Here, the Board could conclude, as it evidently did, that Fenton had authority to tell the union what he did tell it. Surely, both the union and the Board could infer from what he told the union that the employer had in fact agreed to the terms embodied in the contract, and that all that remained to be done was to deliver the contract, signed by the employer. Under the peculiar facts of this case, the employer had an obligation to deliver the signed contract to the union, and its failure to do so sustains the first charge in the complaint, refusal to sign the agreement as reduced to writing. Obviously, here, "signing" must be taken to mean an effective signing, rather than the undelivered execution which actually took place.


We do not at all mean to hold that, in general, the normal rules of offer and acceptance are not determinative as to whether an agreement has been reached in a collective bargaining situation. We do hold that where, as in this case, the terms proposed by the union are in fact acceptable to the employer, but delivery of the signed contract is withheld for the obvious tactical purposes that here appear, it is proper for the Board to conclude that there has been a failure or refusal to execute a written contract incorporating the agreement reached within the meaning of section 8(d). (29 U.S.C. § 158(d)).


We find no merit in the employer's assertion that the kind of stalling and misrepresentation here indulged in does not sustain the second charge made in the complaint, namely, that the filing of the election petition on December 26 was for the sole purpose of unnecessarily obstructing negotiations and of avoiding the employer's legal obligation to sign the agreement as reduced to writing. Fenton's assurances to Hardin were obviously designed to forestall, and did forestall, the occurrence of the event — a threat of shutdown — upon which Lozano conditioned his authority to deliver the signed contract. What happened next is eloquent proof of the real objective of the employer. As the Board puts it: "Respondent's bald attempt to have a contract, if it was to its advantage, but to deny the Union the advantages of the same contract is the very antithesis of good faith bargaining."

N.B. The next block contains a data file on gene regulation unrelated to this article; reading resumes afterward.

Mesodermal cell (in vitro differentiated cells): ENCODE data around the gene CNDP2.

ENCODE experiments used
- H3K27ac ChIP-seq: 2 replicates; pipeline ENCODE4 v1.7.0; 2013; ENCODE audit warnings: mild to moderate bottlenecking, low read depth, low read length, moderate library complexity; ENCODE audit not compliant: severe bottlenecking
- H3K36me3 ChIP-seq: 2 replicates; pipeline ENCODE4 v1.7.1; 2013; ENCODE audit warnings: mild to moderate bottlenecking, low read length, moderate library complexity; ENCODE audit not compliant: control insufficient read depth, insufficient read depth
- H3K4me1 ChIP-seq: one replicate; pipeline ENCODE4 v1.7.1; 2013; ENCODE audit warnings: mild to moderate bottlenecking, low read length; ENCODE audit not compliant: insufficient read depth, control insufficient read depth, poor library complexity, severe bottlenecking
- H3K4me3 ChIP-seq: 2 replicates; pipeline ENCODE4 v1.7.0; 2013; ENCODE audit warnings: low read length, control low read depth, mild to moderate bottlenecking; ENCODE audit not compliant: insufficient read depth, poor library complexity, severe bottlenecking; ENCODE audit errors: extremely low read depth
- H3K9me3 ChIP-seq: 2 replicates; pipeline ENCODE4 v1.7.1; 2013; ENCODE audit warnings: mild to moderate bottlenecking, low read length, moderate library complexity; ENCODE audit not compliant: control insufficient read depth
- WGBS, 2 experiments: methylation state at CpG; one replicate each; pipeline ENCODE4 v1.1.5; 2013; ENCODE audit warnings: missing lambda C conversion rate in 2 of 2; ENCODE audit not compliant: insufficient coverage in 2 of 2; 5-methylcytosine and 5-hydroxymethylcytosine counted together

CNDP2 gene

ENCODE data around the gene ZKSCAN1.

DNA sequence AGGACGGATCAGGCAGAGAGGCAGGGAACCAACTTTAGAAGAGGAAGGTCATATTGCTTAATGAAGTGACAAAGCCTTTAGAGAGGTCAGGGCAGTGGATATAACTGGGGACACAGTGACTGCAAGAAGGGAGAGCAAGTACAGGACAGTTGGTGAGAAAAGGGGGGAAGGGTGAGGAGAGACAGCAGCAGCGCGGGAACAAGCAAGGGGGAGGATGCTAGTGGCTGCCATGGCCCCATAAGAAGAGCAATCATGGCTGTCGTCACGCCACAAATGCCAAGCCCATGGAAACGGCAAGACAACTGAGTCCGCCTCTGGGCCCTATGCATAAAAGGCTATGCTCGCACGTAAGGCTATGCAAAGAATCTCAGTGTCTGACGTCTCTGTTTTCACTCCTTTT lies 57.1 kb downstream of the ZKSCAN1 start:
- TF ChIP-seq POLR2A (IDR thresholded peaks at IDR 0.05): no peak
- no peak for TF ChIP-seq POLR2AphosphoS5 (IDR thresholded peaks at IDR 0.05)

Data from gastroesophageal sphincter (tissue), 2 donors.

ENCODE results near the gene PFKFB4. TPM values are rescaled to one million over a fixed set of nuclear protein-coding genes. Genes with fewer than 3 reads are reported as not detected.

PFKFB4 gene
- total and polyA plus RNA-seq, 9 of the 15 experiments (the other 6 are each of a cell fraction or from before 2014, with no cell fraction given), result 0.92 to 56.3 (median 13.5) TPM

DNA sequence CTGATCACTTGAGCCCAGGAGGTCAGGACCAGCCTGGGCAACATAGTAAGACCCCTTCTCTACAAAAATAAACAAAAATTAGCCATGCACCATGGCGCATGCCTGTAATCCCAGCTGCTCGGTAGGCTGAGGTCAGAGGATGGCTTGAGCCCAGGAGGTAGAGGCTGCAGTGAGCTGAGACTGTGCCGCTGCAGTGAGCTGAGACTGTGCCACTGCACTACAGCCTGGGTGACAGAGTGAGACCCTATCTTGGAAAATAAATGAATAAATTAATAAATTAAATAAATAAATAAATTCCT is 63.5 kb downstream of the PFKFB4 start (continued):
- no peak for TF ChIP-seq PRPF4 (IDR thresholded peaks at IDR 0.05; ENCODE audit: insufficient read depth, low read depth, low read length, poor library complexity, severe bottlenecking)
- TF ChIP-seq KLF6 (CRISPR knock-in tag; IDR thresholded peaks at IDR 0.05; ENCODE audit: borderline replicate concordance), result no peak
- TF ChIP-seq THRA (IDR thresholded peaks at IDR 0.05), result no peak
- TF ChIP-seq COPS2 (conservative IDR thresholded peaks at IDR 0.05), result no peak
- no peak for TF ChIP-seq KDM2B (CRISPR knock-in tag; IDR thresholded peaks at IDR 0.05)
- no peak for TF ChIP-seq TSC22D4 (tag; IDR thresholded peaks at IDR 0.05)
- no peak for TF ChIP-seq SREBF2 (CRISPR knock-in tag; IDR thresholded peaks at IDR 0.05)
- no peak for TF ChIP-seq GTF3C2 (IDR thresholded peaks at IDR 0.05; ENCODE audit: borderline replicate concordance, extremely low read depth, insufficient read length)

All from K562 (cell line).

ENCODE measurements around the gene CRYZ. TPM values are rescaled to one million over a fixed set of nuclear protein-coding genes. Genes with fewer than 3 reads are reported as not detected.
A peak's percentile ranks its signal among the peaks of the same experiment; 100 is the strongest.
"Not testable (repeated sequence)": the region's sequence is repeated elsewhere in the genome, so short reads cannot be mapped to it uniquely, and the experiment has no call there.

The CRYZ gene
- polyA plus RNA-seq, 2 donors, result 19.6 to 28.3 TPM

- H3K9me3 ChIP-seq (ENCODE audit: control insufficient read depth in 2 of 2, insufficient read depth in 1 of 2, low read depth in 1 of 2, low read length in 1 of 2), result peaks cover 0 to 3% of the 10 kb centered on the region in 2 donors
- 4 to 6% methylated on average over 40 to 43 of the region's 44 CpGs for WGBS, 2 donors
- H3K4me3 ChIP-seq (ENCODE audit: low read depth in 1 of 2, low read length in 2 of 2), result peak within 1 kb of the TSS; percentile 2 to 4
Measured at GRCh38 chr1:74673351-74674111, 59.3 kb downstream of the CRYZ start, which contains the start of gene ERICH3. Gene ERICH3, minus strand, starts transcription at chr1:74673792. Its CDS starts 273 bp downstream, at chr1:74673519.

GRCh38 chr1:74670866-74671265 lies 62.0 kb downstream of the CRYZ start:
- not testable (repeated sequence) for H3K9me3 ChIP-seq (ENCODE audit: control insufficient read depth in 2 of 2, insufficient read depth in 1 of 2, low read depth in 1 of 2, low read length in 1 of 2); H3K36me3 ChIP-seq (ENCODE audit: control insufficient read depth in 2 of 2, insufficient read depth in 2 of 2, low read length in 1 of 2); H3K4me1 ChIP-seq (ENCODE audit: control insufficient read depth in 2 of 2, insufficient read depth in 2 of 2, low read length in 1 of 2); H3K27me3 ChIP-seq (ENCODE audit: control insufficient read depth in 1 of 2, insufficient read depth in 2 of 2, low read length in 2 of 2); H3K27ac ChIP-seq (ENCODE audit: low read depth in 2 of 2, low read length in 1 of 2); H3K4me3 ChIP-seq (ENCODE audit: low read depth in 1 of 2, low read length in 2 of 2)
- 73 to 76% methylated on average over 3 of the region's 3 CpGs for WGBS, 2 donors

To permit an employer to do what this employer did would encourage results directly contrary to the purposes of the collective bargaining provisions of the Act. (See N. L. R. B. v. Howell Chevrolet Co., 9 Cir., 1953, 204 F.2d 79, aff'd 346 U.S. 482, 74 S.Ct. 214, 98 L.Ed. 215; N. L. R. B. v. Parma Water Lifter Co., 9 Cir., 1954, 211 F.2d 258, 263; N. L. R. B. v. Andrew Jergens Co., 9 Cir., 1949, 175 F.2d 130, 136; N. L. R. B. v. Vander Wal, 9 Cir., 1963, 316 F.2d 631, 633-34).